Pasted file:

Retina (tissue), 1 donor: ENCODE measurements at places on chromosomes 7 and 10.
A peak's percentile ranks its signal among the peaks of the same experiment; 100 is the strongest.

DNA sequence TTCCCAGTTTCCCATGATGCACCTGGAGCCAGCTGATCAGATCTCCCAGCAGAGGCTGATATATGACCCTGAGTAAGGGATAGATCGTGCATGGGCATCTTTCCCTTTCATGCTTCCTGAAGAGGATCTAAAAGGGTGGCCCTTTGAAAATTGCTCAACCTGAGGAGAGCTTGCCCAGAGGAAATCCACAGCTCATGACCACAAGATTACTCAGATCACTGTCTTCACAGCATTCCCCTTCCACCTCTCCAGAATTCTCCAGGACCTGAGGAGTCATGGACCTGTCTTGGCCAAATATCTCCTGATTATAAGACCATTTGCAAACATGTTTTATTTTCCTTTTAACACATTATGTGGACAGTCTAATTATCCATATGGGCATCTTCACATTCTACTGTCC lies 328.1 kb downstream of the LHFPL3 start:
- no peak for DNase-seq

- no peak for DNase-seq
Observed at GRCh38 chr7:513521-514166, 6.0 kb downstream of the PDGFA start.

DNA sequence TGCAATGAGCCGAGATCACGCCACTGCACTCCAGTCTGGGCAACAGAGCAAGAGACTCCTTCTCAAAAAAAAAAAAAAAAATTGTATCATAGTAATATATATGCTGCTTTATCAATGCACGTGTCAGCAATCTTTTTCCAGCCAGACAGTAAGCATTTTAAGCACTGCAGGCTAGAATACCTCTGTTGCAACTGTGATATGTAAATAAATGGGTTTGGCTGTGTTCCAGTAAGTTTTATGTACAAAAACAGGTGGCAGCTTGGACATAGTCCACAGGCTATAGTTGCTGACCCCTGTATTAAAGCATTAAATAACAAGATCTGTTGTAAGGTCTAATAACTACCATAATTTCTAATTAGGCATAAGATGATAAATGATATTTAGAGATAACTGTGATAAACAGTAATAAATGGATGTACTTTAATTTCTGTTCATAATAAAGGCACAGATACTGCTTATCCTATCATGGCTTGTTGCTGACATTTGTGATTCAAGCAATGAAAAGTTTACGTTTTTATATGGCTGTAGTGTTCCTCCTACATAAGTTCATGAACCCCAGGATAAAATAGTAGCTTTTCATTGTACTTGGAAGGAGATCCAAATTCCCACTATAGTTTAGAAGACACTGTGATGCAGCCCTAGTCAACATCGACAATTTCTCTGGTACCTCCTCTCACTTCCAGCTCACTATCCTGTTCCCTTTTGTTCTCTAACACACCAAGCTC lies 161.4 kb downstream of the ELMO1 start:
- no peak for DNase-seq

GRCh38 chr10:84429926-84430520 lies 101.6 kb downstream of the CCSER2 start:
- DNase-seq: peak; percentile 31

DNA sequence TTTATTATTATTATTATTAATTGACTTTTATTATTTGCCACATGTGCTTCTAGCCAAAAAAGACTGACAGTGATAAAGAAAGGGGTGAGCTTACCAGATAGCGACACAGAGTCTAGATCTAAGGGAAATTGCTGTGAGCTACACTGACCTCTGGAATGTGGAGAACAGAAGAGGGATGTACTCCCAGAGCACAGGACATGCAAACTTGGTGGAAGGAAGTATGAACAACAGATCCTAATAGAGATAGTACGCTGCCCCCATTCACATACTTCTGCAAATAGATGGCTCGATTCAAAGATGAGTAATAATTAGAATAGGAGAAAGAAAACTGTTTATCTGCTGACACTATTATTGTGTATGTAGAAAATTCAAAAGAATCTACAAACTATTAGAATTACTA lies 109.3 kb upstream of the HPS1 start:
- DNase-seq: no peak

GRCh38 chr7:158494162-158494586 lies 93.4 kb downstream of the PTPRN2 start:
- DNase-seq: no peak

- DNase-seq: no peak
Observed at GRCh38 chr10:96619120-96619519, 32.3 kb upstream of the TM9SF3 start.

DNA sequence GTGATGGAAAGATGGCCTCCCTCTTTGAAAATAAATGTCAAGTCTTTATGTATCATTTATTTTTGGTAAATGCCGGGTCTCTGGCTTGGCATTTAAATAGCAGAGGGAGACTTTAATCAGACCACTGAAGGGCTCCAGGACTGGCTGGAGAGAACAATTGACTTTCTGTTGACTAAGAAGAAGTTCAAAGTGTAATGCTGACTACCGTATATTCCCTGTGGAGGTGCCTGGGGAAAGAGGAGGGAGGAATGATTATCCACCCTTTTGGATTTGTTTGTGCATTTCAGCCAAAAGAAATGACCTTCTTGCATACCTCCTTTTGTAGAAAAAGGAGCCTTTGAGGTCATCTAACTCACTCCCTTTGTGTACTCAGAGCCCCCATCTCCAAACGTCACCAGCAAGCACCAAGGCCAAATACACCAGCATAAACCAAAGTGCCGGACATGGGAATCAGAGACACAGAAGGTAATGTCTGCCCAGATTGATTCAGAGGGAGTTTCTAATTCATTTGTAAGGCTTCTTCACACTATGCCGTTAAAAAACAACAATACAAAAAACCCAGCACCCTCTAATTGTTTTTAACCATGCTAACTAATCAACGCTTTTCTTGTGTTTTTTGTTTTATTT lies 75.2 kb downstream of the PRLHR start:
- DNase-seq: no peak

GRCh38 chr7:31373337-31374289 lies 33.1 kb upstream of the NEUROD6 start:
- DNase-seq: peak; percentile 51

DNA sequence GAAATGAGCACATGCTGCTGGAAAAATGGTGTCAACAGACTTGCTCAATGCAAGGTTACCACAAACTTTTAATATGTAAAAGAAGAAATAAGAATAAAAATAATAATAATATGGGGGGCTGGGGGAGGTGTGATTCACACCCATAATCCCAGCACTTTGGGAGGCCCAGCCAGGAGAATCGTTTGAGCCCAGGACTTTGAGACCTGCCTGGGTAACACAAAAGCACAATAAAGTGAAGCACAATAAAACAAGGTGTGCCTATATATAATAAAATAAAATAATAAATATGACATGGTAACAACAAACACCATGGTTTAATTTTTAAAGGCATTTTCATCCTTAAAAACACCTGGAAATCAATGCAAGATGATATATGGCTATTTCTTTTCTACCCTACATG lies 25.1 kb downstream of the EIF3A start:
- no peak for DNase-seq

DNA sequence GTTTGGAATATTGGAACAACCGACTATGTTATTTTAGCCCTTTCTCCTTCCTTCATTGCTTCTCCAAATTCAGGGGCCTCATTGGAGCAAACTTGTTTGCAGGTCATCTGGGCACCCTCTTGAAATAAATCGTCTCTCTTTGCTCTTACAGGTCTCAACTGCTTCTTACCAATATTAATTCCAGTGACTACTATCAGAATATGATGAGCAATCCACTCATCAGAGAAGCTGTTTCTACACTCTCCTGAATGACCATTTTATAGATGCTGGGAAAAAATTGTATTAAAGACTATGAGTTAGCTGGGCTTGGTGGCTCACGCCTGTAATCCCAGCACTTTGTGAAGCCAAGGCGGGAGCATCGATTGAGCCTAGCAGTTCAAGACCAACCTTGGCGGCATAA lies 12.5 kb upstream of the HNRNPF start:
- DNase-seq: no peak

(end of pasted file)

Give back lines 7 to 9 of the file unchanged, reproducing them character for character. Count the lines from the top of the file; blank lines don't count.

DNA sequence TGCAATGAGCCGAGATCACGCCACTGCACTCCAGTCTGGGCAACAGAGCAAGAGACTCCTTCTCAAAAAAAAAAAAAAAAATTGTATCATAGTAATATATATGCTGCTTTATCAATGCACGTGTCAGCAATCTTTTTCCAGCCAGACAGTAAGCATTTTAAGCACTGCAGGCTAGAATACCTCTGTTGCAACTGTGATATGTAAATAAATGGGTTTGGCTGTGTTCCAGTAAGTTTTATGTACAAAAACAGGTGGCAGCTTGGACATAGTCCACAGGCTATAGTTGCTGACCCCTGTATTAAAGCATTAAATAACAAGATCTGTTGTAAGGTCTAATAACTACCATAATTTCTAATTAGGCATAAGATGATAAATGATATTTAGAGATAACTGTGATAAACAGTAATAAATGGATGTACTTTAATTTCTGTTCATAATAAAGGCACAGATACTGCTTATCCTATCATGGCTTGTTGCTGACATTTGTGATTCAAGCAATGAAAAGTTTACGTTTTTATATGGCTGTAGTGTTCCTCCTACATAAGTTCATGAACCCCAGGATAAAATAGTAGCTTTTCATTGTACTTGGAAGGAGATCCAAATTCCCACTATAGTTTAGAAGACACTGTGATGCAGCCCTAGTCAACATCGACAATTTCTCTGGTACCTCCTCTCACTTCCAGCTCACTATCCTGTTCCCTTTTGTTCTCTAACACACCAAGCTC lies 161.4 kb downstream of the ELMO1 start:
- no peak for DNase-seq

GRCh38 chr10:84429926-84430520 lies 101.6 kb downstream of the CCSER2 start: